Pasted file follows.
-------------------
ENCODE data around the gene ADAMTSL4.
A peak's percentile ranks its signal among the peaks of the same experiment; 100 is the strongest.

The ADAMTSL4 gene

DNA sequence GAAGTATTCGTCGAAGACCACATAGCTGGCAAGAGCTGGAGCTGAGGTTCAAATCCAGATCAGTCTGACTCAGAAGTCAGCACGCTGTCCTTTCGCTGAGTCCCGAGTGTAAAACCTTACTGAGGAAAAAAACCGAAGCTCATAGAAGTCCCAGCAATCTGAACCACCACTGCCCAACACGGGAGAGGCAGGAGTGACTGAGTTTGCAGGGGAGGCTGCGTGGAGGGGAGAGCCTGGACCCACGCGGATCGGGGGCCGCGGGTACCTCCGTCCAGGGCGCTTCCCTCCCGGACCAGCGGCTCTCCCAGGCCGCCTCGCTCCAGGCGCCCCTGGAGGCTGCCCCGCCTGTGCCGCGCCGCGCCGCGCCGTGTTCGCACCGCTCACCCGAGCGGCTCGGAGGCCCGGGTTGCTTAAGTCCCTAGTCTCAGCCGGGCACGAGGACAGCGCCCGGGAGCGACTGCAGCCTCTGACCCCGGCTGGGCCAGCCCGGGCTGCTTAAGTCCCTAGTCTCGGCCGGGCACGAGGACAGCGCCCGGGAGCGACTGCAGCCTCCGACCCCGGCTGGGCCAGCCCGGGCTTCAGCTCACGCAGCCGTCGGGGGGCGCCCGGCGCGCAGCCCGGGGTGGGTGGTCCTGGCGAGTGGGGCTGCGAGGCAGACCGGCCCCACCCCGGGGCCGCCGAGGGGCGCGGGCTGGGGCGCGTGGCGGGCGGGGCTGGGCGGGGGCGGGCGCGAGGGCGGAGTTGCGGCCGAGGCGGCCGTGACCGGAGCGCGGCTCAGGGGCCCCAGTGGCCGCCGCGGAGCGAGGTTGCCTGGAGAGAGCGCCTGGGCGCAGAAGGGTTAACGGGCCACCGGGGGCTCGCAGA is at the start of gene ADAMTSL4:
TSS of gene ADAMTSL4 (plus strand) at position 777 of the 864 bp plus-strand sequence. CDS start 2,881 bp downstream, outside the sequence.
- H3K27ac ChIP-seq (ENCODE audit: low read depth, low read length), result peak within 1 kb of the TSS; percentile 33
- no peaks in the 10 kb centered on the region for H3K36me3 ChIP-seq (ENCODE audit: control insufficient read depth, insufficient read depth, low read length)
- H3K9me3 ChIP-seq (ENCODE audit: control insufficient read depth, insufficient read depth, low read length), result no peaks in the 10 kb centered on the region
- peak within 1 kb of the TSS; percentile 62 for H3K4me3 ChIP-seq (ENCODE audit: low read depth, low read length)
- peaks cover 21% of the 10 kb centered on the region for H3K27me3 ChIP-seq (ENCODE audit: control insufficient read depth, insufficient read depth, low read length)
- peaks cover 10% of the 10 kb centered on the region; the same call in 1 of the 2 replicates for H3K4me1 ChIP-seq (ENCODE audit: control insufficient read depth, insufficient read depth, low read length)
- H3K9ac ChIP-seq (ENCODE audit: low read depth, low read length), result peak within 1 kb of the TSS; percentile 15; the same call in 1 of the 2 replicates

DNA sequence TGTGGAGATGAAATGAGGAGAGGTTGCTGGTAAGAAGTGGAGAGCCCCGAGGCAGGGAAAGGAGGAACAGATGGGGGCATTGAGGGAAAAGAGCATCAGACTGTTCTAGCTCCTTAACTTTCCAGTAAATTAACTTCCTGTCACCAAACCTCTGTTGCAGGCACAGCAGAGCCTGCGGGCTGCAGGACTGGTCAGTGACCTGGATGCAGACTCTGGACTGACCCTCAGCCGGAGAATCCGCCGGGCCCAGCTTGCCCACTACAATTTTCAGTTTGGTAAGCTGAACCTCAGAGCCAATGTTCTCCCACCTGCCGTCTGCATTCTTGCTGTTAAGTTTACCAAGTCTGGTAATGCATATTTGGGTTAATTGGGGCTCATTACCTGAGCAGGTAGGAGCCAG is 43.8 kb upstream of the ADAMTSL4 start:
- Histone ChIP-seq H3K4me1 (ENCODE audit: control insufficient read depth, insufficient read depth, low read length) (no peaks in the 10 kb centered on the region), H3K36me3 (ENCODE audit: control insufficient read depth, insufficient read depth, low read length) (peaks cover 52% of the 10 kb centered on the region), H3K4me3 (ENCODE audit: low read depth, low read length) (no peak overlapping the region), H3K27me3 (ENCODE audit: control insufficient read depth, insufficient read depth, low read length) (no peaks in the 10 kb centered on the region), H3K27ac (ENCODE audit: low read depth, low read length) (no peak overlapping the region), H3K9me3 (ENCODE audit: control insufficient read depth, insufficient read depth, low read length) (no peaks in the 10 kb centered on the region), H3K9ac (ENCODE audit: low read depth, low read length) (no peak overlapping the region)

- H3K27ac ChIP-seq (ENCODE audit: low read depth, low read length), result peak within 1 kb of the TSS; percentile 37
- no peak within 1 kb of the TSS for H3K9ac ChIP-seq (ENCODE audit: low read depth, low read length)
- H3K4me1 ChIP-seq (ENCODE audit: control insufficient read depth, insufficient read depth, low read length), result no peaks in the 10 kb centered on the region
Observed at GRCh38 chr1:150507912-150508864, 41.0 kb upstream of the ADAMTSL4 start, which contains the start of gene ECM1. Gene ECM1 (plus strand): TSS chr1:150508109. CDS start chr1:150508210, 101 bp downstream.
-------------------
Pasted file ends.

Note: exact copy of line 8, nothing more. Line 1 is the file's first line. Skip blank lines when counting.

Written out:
- H3K9me3 ChIP-seq (ENCODE audit: control insufficient read depth, insufficient read depth, low read length), result no peaks in the 10 kb centered on the region